Shenandoah: Finding Natural Beauty Just Outside Washington, D.C.
Combine urban allure with rural charm on your next visit to Washington, D.C.
While this dynamic capital city of the USA has a lot to offer on its own, get more out of your trip with a visit to Virginia’s Shenandoah Valley. Surrounded by the Blue Ridge Mountains, this expansive valley is anchored by Shenandoah National Park and is home to picture-postcard towns, wineries, historic landmarks and outdoor adventures. Its closest point is about 120 kilometers from the city.
On the Way to the Shenandoah Valley
Begin your trip by spending a few days exploring Washington, D.C., and its neighborhoods, cultural attractions and landmarks. Grab picnic supplies and a rental car downtown or at Union Station before setting out on your journey to Shenandoah National Park. You may also pick up a rental car at the airport when you arrive, but parking is difficult to find and expensive in the city. Public transportation is an easier and more affordable option.
Shenandoah National Park is long and skinny, and with four entrances, there are many ways to get to and experience the park. If you have time, take one of the most beautiful routes. Start at the National Mall and cross the Arlington Memorial Bridge to George Washington Memorial Parkway, which affords you panoramic views of Georgetown and other parts of Washington, D.C. From there, take Interstate Highway 66 to Front Royal for about 100 kilometers and follow signs for Shenandoah National Park and Skyline Drive. This will take you to the northernmost park entrances and Skyline Drive, which spans 175 kilometers through the entire park.
Spectacular view at sunset in Shenandoah National Park
Get to Know Shenandoah National Park
Topping dozens of lists for the most scenic drives in the USA, Skyline Drive has beautiful valley vistas at almost every turn and offers many stops along the way for an epic selfie or a picnic lunch.
One of the busiest times to see Shenandoah National Park is in the fall when the leaves change color, but it is beautiful throughout the year. Bring your camera for photo opportunities galore, such as frozen waterfalls in the winter and colorful flowers in the spring.
The park also has more than 800 kilometers of hiking trails, including about 160 kilometers of the famed Appalachian Trail, which traverses the USA from Maine to Georgia. The park’s most popular and dangerous hike, Old Rag, is a challenging, 14.5-kilometer trail that takes you on switchbacks with amazing views. Give yourself seven to eight hours to complete it and don’t forget to pack plenty of water and snacks. There are many other shorter, less-challenging hikes, including Marys Rock, accessible from the Thornton Gap entrance off Route 211. A hike on this six-kilometer loop will reveal an unobstructed view of the valley.
At a loss about where to hike? Just ask a park ranger. They know about the trail conditions and can suggest a route that will fit your time constraints and desired difficulty.
Explore Luray Caverns
If you want to explore the area near Shenandoah National Park, take a detour to Luray Caverns, which is west of the park. One of the largest cavern systems in the USA, Luray Caverns sits below Shenandoah National Park and there are guided tours through the caverns’ remarkable calcite formations.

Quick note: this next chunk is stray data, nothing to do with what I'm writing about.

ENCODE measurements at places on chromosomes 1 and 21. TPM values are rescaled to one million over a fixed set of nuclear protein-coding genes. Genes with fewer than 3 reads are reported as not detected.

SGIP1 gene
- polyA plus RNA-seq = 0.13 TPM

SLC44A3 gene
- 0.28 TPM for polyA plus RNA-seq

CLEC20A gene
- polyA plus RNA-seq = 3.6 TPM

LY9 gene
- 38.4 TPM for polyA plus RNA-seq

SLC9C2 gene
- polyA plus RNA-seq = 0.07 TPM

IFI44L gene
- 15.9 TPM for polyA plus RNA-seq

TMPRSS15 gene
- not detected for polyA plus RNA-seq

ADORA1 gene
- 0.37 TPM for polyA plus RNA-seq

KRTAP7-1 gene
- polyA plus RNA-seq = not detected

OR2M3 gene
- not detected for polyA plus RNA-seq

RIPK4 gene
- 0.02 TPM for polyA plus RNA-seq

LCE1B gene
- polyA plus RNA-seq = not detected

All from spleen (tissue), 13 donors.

After you have worked up an appetite, head to nearby Sperryville for antique shopping, dinner and whiskey. Stop in the low-key, small-production Copper Fox Distillery for some award-winning spirits that grace the cocktail menus of top Washington, D.C., restaurants. Consider spending the night in the area and continuing your journey or head back to Washington, D.C.
Walking through the underground formations in Luray Caverns
Discover Towns Surrounding the Park
After your day of exploration, head southwest to Staunton. Named one of the “20 Best Small Towns in America” by Smithsonian magazine in 2012, Staunton has a charming historic downtown, farm-to-table restaurants, antique and boutique shopping, and cultural attractions like the American Shakespeare Center. Spend the night at a bed-and-breakfast like the Inn at Old Virginia or downtown at the Stonewall Jackson Hotel.
After visiting Staunton, head east on Highway 64 toward Charlottesville for some wine tasting. This area is home to some of the best wineries in the state, so set aside a few hours for tasting. A local favorite about 30 minutes from Staunton, Afton Mountain Vineyards, was one of the first vineyards in the Charlottesville area, and it has spectacular views of the Blue Ridge Mountains.
After wine tasting, continue east on Highway 64 to Charlottesville. A college town with a population of about 45,000, Charlottesville is nestled in the foothills of the Blue Ridge Mountains and brims with charm. Stay at one of the many downtown hotels like the Omni Charlottesville Hotel to explore the historic downtown mall with its mix of chic boutiques, al fresco restaurants and bars.
Before leaving the area, make sure to save a few hours to visit Monticello, a UNESCO World Heritage Site. Experience U.S. President Thomas Jefferson’s legacy through a tour of his sprawling estate, including his house, gardens and grounds.
Sunset overlooking the Blue Ridge Mountains
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